Home' ALGY : ALGY Edition 24 2017 Contents THE AUSTRALIAN LOCAL GOVERNMENT YEARBOOK EDITION 24 • 161
INFRASTRUCTURE + ENGINEERING
Barrack Street, previously a one-way street with three busy
northbound traffic lanes, now accommodates dedicated cycle
lanes in each direction. At signalised intersections, head-start
boxes and cycle lanterns are provided, and cyclists are given
a head start, allowing them to set off before general traffic.
Armadillos, or raised separators, are provided on the approach
to the intersection, which help to prevent vehicles encroaching
into the cycle lane.
As part of this project, a real-time cycle counter was also
installed. It displays daily and yearly totals of the number of
people riding along the street -- the daily average is currently
around 700 cyclists. The counter not only offers invaluable data,
but also acts as an encouragement tool for people passing by
who can clearly see how many people are choosing to cycle -- it
plants the seed that maybe one day they should try it.
The City works closely with the state government to deliver
many of its cycling projects as part of larger capital works and
urban redevelopment programs. Recent examples include
Elizabeth Quay and Perth Stadium, which both included new
shared cycling and pedestrian bridges; the Charles Street Bus
Bridge project, which includes an extension of a shared path
along Roe Street (currently under construction); and Perth
City Link, which will deliver a fully separated cycle path on the
northern side of Wellington Street.
Supporting infrastructure is critical to maintaining and
growing cycling numbers. The City has installed hundreds of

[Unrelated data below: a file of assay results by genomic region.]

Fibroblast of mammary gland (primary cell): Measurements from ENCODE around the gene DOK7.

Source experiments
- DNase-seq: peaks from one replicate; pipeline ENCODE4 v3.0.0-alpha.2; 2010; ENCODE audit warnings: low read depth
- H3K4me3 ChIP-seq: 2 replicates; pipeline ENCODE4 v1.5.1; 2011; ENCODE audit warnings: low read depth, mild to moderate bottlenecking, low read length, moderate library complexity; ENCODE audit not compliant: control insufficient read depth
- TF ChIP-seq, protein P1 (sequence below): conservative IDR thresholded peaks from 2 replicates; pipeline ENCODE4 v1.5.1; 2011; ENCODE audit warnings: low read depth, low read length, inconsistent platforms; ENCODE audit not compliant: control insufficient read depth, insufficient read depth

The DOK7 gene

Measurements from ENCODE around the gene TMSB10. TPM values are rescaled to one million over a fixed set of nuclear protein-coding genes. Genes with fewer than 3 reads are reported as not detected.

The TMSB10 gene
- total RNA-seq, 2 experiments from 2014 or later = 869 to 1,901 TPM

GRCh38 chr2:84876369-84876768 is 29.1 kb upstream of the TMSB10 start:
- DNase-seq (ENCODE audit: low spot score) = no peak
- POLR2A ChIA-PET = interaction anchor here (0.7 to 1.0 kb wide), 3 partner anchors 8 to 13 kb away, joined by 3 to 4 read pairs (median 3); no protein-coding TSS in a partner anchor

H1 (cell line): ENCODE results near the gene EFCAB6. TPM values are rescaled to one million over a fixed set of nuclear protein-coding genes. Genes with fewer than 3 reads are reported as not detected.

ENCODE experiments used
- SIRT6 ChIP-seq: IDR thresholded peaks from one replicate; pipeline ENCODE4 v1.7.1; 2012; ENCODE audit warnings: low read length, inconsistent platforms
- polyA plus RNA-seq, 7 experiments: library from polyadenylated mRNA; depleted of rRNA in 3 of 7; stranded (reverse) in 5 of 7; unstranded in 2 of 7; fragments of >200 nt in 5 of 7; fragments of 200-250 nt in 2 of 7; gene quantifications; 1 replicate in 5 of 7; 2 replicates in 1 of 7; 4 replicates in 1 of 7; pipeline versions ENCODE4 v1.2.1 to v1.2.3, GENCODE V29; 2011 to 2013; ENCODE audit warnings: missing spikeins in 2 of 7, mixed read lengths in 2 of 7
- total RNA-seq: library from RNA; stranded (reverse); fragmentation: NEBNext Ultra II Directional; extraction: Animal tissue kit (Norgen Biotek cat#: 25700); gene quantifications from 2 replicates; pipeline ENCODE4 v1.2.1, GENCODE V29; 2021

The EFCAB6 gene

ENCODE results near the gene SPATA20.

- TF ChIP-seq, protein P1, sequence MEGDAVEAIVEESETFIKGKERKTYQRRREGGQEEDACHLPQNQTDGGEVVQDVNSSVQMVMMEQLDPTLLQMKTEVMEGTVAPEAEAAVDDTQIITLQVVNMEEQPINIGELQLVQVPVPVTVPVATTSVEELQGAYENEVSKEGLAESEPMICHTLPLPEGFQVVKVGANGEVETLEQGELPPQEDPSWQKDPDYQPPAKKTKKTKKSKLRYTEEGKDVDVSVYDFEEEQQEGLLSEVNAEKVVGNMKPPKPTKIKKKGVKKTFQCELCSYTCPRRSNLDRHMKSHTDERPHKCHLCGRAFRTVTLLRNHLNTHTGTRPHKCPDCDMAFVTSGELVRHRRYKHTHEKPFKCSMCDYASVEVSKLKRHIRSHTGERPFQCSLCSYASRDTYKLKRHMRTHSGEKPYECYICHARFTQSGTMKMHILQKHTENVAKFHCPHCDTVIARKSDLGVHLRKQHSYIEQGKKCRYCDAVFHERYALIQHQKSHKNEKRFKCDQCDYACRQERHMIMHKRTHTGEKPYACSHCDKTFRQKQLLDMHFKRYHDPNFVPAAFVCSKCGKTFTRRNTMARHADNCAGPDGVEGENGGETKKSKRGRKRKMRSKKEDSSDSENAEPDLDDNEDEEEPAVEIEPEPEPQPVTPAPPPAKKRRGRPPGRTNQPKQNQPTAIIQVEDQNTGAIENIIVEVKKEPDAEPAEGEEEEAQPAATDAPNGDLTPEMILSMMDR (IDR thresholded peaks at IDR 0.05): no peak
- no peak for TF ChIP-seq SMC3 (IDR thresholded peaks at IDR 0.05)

on-street bicycle parking rails, many at the request of local
businesses. The City is working with the Public Transport
Authority to deliver secure bicycle parking at train stations in the
local government area -- the first at Perth City Station opened
late last year. The City has also installed three premium bike-
repair stations along the riverside shared-path network, which
have been well received by the community.
The Cycle Plan recognises the importance of
encouragement, promotion and education to develop an
inclusive and vibrant cycling culture. Fortunately, Western
Australia has very active and passionate cycling advocacy and
representative groups. The City collaborates with, and supports,
these groups where it can, and will continue to develop these
The City has been involved in a range of cycling-focused
education, encouragement and promotional initiatives. Last
year, this included a Bike Week Breakfast for 500 cyclists, free bike
maintenance and coffee pop-ups, basic bike maintenance and
cycle confidence courses for those new to riding, revitalising
route maps, and creating a series of cycle safety animations.
The City's commitment since the release of the Cycle Plan
has translated into a higher proportion of people choosing to
cycle. Permanent bicycle counters on the PSP network near the
CBD showed a 32 per cent increase between 2011 and 2015.
The Narrows Bridge now brings in well over 2000 riders each
work day; this figure is commensurate with cyclists using the
Sydney Harbour Bridge. Other counters reveal cycling growth in
areas where new infrastructure has been delivered -- the number
of cyclists at the intersection of Barrack Street and St Georges
Terrace grew by 49 per cent between 2015 and 2016 when the
new cycle lanes opened.
The City is currently reviewing the Cycle Plan, which is now
five years old. A new plan is needed, not only to guide the City
through the next phase of implementation, but to also ensure
that some key changes are appropriately considered. This
includes implications for the City's recent boundary changes,
and the new overarching Transport Strategy, as well as new
and updated strategic plans released by the state government,
including Perth and Peel@3.5million and a revised WA Bicycle
Cycling in Perth is not perfect; there is still a lot of work to
do. But the vision is strong and the commitment is growing -- at
all levels of government and within the wider community. Perth
is becoming a more cycle-friendly city, and Council is looking
forward to continuing its work building a healthier, activated
and more sustainable capital in which cycling plays a key role.
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